Running a website has always been a pain for organisations. From renting servers, installing and managing software, security patches and version upgrades… not to mention the 24×7 support team needed to monitor it and fix it when it breaks. All this required effort sets the bar quite high for launching a new website, even when all you want to do is run a simple landing site or launch your own blog. Well, through the wonders of the AWS cloud and a few simple services… it doesn’t need to be that hard.

This article forms the first in a series which will look at how we can leverage AWS to host a fully functional website as well as implement a simple, easy to manage pipeline using the AWS Development Tools suite of products to facilitate updates and the publishing of new content. Over a series of four blog articles, we will look at:

  • How we can build and maintain a website using Static Website Generators such as Hugo.io or Gatsby
  • The process for setting up an AWS account that will host our website and the associated AWS services.
  • How we can build out a simple CI/CD pipeline using AWS CodeCommit, CodePipeline and other AWS tools to host the source code and perform updates for us triggered from a simple code check-in.

By the end of this series we will have a solution that looks like this:

  • S3 Bucket for hosting our new Website, generated by out Static Content Generator
  • CloudFront Distribution for caching content and speeding up load times
  • Code Pipeline for automated Deployment
  • A bucket containing all associated log files from the website, CDN and Deployment pipeline

Now that we can see where we are headed, we can take a look at the first part of the solution…. What is a static Site Generator, why do we want one and how do we get started.

What are Static Site Generators

Put simply a static website site is a collection of pages contained in basic HTML files and requiring no server-side activities… A static site generator (or SSG) is a compromise between using a hand-coded static site and a full CMS. You generate an HTML-only website using raw data and templates. The resulting build is transferred to your live server. So, what does this mean in real life?

Basically, any website written in HTML could be considered a Static Website… but would make it hard for non-web developers to make changes to the website, such as adding new products or writing articles. By using a Static Website Generator, a content creator can write an article in his/her preferred language (such as Markdown) and then run the Generator which in turn will create a HTML page which can be published. This enables anybody in the organisation to write or update content for the website without having to understand the HTML/CSS/JS that drives it.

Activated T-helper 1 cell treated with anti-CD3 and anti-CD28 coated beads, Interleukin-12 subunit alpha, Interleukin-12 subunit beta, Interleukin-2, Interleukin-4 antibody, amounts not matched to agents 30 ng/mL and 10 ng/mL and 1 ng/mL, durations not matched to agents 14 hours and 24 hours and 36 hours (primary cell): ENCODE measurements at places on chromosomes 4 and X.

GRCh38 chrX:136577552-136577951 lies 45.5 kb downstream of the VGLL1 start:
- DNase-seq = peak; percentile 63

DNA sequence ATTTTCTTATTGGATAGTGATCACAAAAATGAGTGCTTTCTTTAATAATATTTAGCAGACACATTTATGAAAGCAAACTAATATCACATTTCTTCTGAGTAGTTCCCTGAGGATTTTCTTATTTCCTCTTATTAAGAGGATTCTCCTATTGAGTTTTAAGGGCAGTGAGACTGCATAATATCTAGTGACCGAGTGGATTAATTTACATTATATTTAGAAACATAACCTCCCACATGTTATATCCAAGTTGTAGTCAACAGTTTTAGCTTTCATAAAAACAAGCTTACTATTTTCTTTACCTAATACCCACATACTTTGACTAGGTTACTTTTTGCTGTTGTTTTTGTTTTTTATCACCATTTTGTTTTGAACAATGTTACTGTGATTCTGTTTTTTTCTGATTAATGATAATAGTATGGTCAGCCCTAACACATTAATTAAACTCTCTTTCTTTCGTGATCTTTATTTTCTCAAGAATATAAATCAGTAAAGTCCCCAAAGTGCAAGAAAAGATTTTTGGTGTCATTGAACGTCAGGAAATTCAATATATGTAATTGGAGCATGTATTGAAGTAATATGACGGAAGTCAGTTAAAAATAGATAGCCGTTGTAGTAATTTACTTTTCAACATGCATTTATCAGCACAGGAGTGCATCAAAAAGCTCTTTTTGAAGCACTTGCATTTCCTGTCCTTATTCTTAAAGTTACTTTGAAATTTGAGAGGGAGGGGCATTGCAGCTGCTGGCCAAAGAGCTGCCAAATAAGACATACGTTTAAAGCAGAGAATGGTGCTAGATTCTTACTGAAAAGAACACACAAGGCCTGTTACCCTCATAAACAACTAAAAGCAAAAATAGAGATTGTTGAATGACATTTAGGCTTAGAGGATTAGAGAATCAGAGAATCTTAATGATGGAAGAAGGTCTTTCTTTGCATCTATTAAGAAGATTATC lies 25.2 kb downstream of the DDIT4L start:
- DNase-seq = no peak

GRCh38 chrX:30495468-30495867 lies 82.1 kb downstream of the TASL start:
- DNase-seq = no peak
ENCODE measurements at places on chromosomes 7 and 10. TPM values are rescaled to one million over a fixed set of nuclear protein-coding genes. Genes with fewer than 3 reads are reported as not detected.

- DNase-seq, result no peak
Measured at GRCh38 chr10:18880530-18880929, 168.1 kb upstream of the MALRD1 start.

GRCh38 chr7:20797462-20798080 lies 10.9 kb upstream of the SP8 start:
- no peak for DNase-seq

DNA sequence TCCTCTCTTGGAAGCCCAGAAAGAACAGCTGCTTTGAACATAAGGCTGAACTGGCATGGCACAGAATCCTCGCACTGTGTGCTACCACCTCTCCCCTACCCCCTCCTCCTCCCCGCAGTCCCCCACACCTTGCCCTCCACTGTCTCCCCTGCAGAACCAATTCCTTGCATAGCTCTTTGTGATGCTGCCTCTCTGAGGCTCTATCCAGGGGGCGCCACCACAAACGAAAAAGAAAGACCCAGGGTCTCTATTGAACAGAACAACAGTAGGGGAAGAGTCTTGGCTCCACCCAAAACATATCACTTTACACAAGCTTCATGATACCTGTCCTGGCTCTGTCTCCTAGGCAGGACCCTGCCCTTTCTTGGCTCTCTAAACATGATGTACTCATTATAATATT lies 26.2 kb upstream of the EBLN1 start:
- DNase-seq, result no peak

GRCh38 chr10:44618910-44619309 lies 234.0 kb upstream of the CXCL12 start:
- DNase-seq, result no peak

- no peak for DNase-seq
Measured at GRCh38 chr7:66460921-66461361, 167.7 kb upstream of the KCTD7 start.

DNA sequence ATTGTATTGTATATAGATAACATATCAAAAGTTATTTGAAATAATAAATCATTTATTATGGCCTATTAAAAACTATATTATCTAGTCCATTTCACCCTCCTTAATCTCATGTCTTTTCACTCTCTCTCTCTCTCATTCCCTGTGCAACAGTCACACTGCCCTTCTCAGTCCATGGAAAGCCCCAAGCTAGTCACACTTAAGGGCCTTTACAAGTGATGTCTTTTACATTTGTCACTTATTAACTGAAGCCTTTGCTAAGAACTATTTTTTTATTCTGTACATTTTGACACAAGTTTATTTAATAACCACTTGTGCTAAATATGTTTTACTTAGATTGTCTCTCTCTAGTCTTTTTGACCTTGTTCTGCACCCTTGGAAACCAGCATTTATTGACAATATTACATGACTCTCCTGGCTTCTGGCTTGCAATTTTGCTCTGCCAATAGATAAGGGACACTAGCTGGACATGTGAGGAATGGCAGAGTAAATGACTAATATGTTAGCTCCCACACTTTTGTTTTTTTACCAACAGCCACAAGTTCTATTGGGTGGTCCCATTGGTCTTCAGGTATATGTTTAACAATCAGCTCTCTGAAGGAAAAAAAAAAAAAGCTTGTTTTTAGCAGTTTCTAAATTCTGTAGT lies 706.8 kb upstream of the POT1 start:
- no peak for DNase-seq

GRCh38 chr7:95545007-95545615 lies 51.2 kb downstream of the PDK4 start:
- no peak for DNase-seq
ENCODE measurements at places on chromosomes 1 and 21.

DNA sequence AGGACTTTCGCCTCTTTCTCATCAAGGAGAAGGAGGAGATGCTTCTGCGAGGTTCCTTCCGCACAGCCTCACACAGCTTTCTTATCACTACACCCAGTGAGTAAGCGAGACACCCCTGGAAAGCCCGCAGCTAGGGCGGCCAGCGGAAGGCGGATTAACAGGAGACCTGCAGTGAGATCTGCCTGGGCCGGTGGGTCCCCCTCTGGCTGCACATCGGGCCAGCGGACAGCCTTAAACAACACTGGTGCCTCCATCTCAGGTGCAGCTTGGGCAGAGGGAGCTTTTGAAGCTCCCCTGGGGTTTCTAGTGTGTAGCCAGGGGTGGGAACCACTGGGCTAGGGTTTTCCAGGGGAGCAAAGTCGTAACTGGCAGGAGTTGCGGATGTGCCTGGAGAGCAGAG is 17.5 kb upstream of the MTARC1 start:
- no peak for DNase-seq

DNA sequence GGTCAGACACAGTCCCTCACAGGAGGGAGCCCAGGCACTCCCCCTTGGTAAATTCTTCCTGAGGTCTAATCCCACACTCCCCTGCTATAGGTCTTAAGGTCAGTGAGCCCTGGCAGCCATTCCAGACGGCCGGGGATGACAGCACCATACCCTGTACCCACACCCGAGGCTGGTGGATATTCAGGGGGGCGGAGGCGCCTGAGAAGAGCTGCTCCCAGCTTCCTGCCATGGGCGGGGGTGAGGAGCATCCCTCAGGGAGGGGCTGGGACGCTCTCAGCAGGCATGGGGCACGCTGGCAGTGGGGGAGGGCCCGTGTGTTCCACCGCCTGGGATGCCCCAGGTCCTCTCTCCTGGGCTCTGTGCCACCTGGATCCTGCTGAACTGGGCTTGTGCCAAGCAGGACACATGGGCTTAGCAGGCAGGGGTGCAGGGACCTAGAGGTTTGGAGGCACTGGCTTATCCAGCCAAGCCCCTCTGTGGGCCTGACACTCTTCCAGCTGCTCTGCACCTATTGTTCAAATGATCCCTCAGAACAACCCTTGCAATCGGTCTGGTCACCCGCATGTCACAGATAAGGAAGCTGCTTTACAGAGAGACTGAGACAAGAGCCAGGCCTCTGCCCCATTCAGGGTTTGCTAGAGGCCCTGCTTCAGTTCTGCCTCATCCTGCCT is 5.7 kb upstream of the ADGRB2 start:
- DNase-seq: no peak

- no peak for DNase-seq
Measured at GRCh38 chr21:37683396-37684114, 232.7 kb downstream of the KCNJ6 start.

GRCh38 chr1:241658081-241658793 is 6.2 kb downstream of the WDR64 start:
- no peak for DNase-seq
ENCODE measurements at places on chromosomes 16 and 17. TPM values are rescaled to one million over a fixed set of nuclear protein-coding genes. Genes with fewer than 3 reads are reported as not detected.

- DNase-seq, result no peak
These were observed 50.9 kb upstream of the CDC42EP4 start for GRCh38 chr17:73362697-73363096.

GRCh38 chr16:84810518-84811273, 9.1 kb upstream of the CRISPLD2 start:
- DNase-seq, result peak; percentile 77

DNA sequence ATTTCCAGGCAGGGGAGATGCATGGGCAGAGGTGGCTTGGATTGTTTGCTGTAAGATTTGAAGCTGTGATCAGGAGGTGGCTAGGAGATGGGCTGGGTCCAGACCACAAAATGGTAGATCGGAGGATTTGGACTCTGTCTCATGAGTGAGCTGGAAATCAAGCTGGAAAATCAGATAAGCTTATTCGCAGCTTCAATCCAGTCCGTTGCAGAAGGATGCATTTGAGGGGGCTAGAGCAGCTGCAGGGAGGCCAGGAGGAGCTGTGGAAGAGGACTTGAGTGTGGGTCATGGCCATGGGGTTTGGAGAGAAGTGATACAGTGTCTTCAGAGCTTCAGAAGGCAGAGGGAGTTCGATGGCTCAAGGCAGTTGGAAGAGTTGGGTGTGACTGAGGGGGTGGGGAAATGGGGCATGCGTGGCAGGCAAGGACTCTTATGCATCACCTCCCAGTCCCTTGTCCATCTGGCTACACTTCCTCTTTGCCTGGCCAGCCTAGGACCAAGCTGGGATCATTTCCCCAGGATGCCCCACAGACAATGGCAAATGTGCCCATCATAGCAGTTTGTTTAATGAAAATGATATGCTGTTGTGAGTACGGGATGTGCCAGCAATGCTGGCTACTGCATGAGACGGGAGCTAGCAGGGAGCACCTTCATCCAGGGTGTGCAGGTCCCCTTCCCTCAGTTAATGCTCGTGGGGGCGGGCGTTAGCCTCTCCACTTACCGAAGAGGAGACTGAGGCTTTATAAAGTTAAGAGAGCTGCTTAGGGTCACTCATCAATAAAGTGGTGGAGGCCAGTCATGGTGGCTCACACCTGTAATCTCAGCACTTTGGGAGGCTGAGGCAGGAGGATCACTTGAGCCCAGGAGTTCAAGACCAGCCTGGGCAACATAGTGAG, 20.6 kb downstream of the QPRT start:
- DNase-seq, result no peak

And this is where the solution starts to get interesting, each page in turned into its own HTML document. This is quite different from most CMS products (such as WordPress) which require servers to interrupt requests for pages/articles and then request the required data from SQL Servers. Instead, we simply have a collection of html documents which means no requirement for a server or a database and this is where the notation of a “static Website” comes from… all the content on the pages are already defined and not dynamically generated as users browse to the site.

You may have already started to realise one of the biggest benefits to statically generated sites. Because you don’t require a server, CMS software or a database… theirs a lot less of an attack surface, resulting in fewer security concerns. In addition, because the content of the page doesn’t need to be generated at run time, the sites will typically load MUCH faster.

Getting Started with a Static Site Generator

For our example, we are going to use Gatsby as our Static Site Generator (available https://www.gatsbyjs.org/) as it provides a wide range of plugins, features and fantastic documentation which is always helpful for those starting out.

Because of the high quality of the documentation I’m not going to go through the exact steps required to setup your environment with Gatsby, I’m simply going to point you to “Part zero” of the Gatsby Tutorial available https://www.gatsbyjs.org/tutorial/part-zero/. By the end of part zero, you should have a working site on your local machine ready for use in the following articles.

Where to from here?

In this article we have taken a quick look at what we are trying to achieve over the coming articles, what static sites are and why we might want to use a static site generator. We should also have Gatsbyjs setup on our machine and have a website working (although not a very pretty one). In the following articles, we will setup our AWS environment with a Code Repository in which to host our source code, we’ll go about setting up our AWS environment with S3 buckets, Route 53 and CloudFront to host our new website and finally we’ll setup a pipeline which will automate the process of deploying and updating our website for us.

  • Part 2: AWS Account and CodeCommit (scheduled release Thursday 17th January 2019)
  • Part 3: S3 Static Website Hosting and CloudFront Distribution (scheduled Monday 21st January 2019)
  • Part 4: CodePipeline and CodeBuild (scheduled release Wednesday 23rd January 2019)
Category:
Amazon Web Services

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